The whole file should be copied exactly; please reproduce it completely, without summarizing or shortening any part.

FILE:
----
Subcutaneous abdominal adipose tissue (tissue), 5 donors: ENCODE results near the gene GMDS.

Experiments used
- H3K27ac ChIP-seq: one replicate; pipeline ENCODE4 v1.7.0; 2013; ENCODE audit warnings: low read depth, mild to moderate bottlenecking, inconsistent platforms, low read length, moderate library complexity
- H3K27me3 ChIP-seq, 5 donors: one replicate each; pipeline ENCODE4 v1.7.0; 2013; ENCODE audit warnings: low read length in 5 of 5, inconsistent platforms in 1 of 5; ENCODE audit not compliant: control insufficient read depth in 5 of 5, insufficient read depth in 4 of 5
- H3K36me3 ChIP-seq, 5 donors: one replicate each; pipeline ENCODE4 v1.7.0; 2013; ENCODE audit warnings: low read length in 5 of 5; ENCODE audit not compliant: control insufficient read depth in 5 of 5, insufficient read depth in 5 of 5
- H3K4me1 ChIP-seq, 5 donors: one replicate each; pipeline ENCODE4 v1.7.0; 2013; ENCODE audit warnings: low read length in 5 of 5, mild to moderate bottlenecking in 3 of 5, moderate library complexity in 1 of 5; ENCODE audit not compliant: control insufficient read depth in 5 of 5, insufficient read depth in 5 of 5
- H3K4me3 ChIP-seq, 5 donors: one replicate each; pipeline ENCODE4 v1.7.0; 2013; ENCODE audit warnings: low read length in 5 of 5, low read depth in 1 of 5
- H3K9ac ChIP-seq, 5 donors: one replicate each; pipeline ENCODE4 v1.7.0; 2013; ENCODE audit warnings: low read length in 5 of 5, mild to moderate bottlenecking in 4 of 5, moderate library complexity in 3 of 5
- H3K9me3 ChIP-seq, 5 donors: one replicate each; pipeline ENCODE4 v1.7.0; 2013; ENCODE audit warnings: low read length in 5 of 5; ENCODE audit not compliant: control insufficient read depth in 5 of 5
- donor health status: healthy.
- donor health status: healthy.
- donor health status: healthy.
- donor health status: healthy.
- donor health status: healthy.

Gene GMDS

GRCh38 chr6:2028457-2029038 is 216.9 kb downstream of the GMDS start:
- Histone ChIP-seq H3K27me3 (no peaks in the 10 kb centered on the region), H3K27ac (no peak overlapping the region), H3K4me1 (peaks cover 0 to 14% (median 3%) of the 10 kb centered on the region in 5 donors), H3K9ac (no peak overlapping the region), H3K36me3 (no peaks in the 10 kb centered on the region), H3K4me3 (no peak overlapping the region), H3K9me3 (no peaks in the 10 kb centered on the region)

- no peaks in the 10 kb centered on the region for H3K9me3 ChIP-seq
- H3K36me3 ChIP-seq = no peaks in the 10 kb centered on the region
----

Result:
Subcutaneous abdominal adipose tissue (tissue), 5 donors: ENCODE results near the gene GMDS.

Experiments used
- H3K27ac ChIP-seq: one replicate; pipeline ENCODE4 v1.7.0; 2013; ENCODE audit warnings: low read depth, mild to moderate bottlenecking, inconsistent platforms, low read length, moderate library complexity
- H3K27me3 ChIP-seq, 5 donors: one replicate each; pipeline ENCODE4 v1.7.0; 2013; ENCODE audit warnings: low read length in 5 of 5, inconsistent platforms in 1 of 5; ENCODE audit not compliant: control insufficient read depth in 5 of 5, insufficient read depth in 4 of 5
- H3K36me3 ChIP-seq, 5 donors: one replicate each; pipeline ENCODE4 v1.7.0; 2013; ENCODE audit warnings: low read length in 5 of 5; ENCODE audit not compliant: control insufficient read depth in 5 of 5, insufficient read depth in 5 of 5
- H3K4me1 ChIP-seq, 5 donors: one replicate each; pipeline ENCODE4 v1.7.0; 2013; ENCODE audit warnings: low read length in 5 of 5, mild to moderate bottlenecking in 3 of 5, moderate library complexity in 1 of 5; ENCODE audit not compliant: control insufficient read depth in 5 of 5, insufficient read depth in 5 of 5
- H3K4me3 ChIP-seq, 5 donors: one replicate each; pipeline ENCODE4 v1.7.0; 2013; ENCODE audit warnings: low read length in 5 of 5, low read depth in 1 of 5
- H3K9ac ChIP-seq, 5 donors: one replicate each; pipeline ENCODE4 v1.7.0; 2013; ENCODE audit warnings: low read length in 5 of 5, mild to moderate bottlenecking in 4 of 5, moderate library complexity in 3 of 5
- H3K9me3 ChIP-seq, 5 donors: one replicate each; pipeline ENCODE4 v1.7.0; 2013; ENCODE audit warnings: low read length in 5 of 5; ENCODE audit not compliant: control insufficient read depth in 5 of 5
- donor health status: healthy.
- donor health status: healthy.
- donor health status: healthy.
- donor health status: healthy.
- donor health status: healthy.

Gene GMDS

GRCh38 chr6:2028457-2029038 is 216.9 kb downstream of the GMDS start:
- Histone ChIP-seq H3K27me3 (no peaks in the 10 kb centered on the region), H3K27ac (no peak overlapping the region), H3K4me1 (peaks cover 0 to 14% (median 3%) of the 10 kb centered on the region in 5 donors), H3K9ac (no peak overlapping the region), H3K36me3 (no peaks in the 10 kb centered on the region), H3K4me3 (no peak overlapping the region), H3K9me3 (no peaks in the 10 kb centered on the region)

- no peaks in the 10 kb centered on the region for H3K9me3 ChIP-seq
- H3K36me3 ChIP-seq = no peaks in the 10 kb centered on the region